And I did. The men, human and Deep One alike, were happy to have me back. They showed me down to a special room, one that’d be hard to find for anyone not familiar with the holding cells. Recently, I’d been the one sitting in a darkened room, with a circle of light. She knelt in the circle, arms and legs held to the floor. She was covered by a thin white dress, barely more than a scrap. I could practically see through it.
I stepped up and pulled out a can of spray cheese. “Wakey, wakey, dearest Dame.”
She looked up wearing a copy of my face. She started to say something, but I filled her mouth with cheese so cheap. I had to find the can in a flop house by the dock where sailors passing helped themselves to a high while they were on the island. “I don’t know how much they’re feeding you. I assume some food’s involved. Wow, I know how to put together a body shape, don’t I?”
She fought to get through the cheese. Since she had nothing to say, I kept on going. “This whole game of spy versus spy and who is better at planning and counterplanning, it’s just needlessly complicated and annoying. Never knowing who to trust… it’s just no fun. So today, I make you a promise. If you cooperate, I won’t kill you. Won’t order you killed or anything like that.”
“Your guards beat the shit out of me every day,” she growled through cheese.
I patted her on the head. “And they’ll stop now because you’re going to be my own personal project.”
Her eyes fluttered and she shook her head. “Whaaaaa-why is everything… doing that?” She looked all around.
I knelt and stroked my lookalike’s hair. “It’s just the nanites, dear. I made sure you only go the best cheese.” I held up the can and shook it, smiling under my mask as if she could see it. Then I sighed. “Not quite so fun knowing what’s going to happen.”
“What are you doing?” she asked, kneeling forward, trying to rest her head on the floor.
I rubbed her head sat beside her, moving her head into my lap as the nanites set to work. “I don’t like where your mind’s at, so I’m changing it. Making a few alterations where I can. Looks like you’ve got that little disease that can inhibit superpowers too, even if you use a gadget for your fun. I had a lot of time on my flight to review everything we know about Unity, the same drug they used to make me thing I wasn’t me. Same drug I bet you were trying to steal from Ricca when they first captured you. Neural pathways to access long-term and short-term memory. Funny thing is, it’s entirely possible to start using these nanites to replace parts of a brain with a, what do you call it, cybernetic alternative. There may be a few hiccups, but that’s why I’m trying this trick on you instead of someone I care about.” Here I felt a little bit of Tripura tug at me. Dame started to scream until I forced her to stop via well-placed nanites.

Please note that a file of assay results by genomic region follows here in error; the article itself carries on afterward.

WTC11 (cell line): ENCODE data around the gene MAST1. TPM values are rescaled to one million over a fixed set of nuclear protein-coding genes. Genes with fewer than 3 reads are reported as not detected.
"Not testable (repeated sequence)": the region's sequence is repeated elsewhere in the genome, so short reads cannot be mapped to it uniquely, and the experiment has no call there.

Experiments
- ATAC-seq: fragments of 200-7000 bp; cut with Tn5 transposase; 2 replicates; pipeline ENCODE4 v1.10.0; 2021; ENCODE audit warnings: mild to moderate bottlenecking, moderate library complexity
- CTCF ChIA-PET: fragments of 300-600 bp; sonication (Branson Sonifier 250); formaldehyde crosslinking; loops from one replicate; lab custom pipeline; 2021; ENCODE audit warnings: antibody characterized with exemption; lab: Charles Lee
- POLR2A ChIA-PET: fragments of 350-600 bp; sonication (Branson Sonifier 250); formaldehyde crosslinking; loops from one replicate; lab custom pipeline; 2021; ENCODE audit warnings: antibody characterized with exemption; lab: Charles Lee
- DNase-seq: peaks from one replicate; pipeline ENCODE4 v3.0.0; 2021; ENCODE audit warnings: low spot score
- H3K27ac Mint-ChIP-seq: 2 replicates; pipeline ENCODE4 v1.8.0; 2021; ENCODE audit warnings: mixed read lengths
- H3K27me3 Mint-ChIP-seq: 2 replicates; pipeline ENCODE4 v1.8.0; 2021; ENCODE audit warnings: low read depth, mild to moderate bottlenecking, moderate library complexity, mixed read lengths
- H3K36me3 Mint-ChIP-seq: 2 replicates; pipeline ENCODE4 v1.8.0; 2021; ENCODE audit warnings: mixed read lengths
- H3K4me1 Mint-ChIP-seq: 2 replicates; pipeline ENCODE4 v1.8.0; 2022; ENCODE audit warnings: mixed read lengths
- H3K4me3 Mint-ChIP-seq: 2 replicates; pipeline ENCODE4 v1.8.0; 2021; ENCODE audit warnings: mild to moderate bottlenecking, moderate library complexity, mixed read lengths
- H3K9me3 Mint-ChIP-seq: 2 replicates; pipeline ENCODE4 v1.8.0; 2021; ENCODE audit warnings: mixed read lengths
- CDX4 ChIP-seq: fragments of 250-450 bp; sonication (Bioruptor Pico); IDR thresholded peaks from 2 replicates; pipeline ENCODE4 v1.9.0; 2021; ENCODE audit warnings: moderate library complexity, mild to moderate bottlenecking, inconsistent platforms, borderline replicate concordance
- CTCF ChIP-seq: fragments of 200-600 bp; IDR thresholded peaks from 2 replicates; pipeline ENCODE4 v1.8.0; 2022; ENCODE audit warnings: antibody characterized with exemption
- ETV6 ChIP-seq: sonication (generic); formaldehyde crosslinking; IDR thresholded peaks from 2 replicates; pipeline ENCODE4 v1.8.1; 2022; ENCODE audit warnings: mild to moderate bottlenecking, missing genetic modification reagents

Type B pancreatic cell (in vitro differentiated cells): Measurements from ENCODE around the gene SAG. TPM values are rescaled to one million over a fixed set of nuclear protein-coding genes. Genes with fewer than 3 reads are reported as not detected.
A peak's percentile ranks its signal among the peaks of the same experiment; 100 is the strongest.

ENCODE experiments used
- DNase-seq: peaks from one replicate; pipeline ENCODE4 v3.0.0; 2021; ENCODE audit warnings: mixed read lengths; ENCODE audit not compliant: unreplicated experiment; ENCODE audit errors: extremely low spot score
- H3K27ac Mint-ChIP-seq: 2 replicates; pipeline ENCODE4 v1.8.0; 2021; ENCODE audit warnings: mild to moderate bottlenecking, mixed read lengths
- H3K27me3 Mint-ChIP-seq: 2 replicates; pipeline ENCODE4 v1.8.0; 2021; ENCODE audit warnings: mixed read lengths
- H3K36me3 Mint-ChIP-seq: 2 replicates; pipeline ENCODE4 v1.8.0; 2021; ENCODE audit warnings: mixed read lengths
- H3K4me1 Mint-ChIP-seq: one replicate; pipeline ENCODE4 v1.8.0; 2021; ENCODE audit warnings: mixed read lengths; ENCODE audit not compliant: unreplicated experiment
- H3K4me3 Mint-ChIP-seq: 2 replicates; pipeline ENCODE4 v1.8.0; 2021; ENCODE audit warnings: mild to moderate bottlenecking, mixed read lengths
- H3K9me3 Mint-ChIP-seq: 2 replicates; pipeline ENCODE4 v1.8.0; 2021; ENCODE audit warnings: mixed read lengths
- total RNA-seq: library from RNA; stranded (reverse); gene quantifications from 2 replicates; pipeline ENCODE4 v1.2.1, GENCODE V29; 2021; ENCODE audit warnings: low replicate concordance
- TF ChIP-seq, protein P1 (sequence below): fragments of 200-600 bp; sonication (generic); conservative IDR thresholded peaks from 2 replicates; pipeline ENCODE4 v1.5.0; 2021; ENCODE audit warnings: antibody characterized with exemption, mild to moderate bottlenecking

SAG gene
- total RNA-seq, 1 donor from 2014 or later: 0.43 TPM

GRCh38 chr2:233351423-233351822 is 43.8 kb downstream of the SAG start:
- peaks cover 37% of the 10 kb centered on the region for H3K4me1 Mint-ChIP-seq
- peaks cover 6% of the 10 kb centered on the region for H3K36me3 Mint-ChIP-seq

I leaned in to whisper to Dame. “You know, I felt so normal and innocent there thanks to what your people did to me. Then I get my memory back. All of it. Poor Tripura… but that time gave me so many wonderful ideas about how to deal with you, them, and any other problems that come up. Losing my mind has been incredibly refreshing; I highly recommend it.”
I stood up. “Don’t worry about screaming. You got a mouth, but you won’t be able to. New process like this, I told it to take it’s time. A couple of days and I’m sure whatever you’re feeling will go away. Or you’ll suffer brain damage. Either way, I’ll be back later to pick your brain.” I stopped and waved my hands, jazz hands style. “I’m thinking something old school, maybe wrinkly, but cute and… ya know, pink’s a great color.”
I giggled at her shaking her head and waved it off. “Oh, don’t worry about your silly opinions. I’ll replace those later.”
I don’t know how much it fits my memories, but I have a rough idea of a lot of California being desert, especially to the southeast of Los Angeles. There were suburbs, that’s still a bit of a desert in its own way. And it was near one of those the clouds dipped to the ground.
I’d tried zooming in to figure out what that whole mess was since I got close enough for it to cover a lot of the sky for me. I know something like half the state’s on fire, but this stuff looked different. Things didn’t smell like someone was having a barbecue, either. Not even of people. Wow, I really know what that smells like. I want to say pork is involved?
I noticed something a lot weirder than that as I walked into this suburb, though. There was no movement among the carbon copy dwelling cutouts that made up the suburbs. Variations on a theme. The same style might have a bush in one spot and a tree in another. I thought there weren’t people at all, but then I noticed the dog. At first, it looked like just another part of the bush, until I saw the ear of corn. That seemed out of place, more so when I followed it down to the dog standing next to the bush, hidden under corn leaves. I took a closer look and found corn growing from a car, corn growing out the open window of a house. Even, it turned out, an ear peeking out from a baby carrier next to an affected woman standing in her driveway.
I really missed my environmentally sealed armor in that moment, even though I couldn’t remember it myself. Less than an hour later, I saw where a crowd of corn soldiers picked their way through the houses and cars. They’d walk up, grab a bunch of corn, and assemble it into a new soldier for their army.
I don’t really know how they noticed me. It’s not like they had eyes or noses, only ears. Regardless, they finally picked up on my presence. I waved at them. “Greetings. Take me to your leader.”